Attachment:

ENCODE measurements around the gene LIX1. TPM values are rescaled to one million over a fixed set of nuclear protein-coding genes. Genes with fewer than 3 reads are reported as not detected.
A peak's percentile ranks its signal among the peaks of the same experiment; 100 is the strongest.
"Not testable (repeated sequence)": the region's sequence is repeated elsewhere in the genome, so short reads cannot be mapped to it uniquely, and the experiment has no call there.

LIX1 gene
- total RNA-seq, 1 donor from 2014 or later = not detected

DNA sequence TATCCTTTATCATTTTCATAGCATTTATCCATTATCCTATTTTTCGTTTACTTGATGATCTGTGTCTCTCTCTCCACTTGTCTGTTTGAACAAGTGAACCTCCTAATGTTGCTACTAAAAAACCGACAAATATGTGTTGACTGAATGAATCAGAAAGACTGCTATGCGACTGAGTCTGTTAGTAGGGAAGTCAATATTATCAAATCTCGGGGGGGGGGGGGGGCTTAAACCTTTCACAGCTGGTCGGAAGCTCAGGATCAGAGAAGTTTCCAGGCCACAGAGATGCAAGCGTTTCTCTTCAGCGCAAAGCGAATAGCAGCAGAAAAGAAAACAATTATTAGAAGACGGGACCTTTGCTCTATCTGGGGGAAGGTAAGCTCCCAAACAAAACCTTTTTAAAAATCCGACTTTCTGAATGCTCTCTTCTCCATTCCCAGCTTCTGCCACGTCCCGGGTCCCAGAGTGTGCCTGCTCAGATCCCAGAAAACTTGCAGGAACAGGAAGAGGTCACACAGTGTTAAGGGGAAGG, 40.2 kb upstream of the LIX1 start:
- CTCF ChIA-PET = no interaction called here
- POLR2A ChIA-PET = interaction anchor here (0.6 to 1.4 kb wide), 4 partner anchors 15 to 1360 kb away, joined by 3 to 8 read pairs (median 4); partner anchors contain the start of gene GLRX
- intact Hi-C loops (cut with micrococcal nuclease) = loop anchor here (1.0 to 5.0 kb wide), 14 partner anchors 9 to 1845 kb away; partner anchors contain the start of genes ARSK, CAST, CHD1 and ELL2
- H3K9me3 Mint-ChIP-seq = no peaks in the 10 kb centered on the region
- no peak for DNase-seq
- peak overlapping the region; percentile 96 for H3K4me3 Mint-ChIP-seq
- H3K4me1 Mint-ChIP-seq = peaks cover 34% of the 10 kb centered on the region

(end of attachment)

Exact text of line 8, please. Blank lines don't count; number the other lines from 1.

- POLR2A ChIA-PET = interaction anchor here (0.6 to 1.4 kb wide), 4 partner anchors 15 to 1360 kb away, joined by 3 to 8 read pairs (median 4); partner anchors contain the start of gene GLRX